Fitted together like the bits of lego, there is a rise in learners who are taking slivers of online content and cooking their own expert persona. Combining project management and business writing with photoshop skills, for instance. Enthusiasts call it the world of stackable credentials.

On an informal level, it provides learners the option to pick and choose the specializations they value most for their career advancement and professional development . On more formal daises, some institutional providers are now unbundling the idea of degrees, such as an MBA, into digestible finer pieces that fit the needs and schedule of a learner. Resulting in smaller courses are like nanodegrees. Talking to an international daily, Scott DeRue, the dean of Ross School of Business at University of Michigan says,

It reminds me of the music industry. Earlier, songs used to be bundled into albums. Now they are disaggregated by Spotify, iTunes, and the likes.

3. Digital Badging

Much of the self-directed and self-paced learning was ignored or even missed entirely by the employers and formal education system. The reason being no proof of existence for one’s skills and competence. Digital badging has been the answer and one of the most prominent innovations that lent flexible learning a validation in the outside world. First proposed in a 2011 seminal paper by Peer 2 Peer University and The Mozilla Foundation, digital badges ever since have acted as a solid indicator of an individual’s accomplishments and skills gained through self-learning. CredForce is among the firsts to systematically acknowledge and support flexible learning for new-age skills by according accomplished learners’ digital badges that have now become a regular part of hiring conversations across geographies.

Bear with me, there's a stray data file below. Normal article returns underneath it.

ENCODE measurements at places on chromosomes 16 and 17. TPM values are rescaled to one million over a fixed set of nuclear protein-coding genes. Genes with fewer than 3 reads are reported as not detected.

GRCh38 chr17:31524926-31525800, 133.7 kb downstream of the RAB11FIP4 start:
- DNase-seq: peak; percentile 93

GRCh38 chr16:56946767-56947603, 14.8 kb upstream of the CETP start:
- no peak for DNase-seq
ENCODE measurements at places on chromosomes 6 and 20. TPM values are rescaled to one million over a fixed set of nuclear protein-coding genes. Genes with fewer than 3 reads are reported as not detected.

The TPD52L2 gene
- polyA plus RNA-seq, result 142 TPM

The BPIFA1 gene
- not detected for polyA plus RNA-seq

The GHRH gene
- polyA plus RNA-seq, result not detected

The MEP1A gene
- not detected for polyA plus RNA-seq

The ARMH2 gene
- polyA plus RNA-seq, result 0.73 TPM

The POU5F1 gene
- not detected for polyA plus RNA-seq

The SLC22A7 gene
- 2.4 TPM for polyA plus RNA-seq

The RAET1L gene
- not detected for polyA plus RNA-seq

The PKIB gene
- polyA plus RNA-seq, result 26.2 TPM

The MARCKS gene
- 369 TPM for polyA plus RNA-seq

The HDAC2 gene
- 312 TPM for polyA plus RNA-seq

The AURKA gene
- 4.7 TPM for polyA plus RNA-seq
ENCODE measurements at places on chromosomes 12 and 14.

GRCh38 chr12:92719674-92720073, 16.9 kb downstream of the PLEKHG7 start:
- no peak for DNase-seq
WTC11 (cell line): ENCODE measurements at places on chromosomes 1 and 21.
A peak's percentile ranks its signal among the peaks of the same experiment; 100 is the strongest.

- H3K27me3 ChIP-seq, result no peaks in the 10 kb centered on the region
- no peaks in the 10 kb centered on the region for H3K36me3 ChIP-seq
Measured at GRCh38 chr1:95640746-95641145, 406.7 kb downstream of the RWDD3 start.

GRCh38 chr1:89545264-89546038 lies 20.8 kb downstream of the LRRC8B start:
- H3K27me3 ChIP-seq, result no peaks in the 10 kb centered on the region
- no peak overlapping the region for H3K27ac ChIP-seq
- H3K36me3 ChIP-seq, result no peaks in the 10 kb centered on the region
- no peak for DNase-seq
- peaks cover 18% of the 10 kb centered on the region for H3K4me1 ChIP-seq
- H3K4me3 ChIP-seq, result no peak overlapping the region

4. Robotic Learning

This one is straight from the future. Thomas Frey, a futurist says that by 2030 students will learn from robo-teachers 10 times faster than today. According to him, a robot will deliver lessons, and the classes will be tailored to every student’s needs. The bot-instructors will be smart enough to personalize lessons and allow every learner to absorb a subject at a much faster rate – four to 10 times the speed of today. Perhaps even completing under graduation in less than a year!

The robo-teachers in 2030 will be able to learn your proclivities, and your interests and reference points to teach you way faster and way better. – Thomas Frey, A Futurist

Responding to disruption

Borrowing DeRue’s analogy of the music industry, when the sector faced disruption from the internet, it looked to offer premium experience through live concerts. The mojo of on-campus education lies in a hybrid of online and offline world education. Learning is no longer about ‘seat time’ in the classroom. Leading higher education leaders are already pacing up with the change by transforming their products, adopting immersive experiences, and making education more flexible and relevant.

Flexible learning isn’t only a function of going online. The idea is to bring the focus back to the learner, prepare instructors to become coaches and guides, and reimagine courses. Reset, rethink, and rebuild the experience of learning and the milieu of education.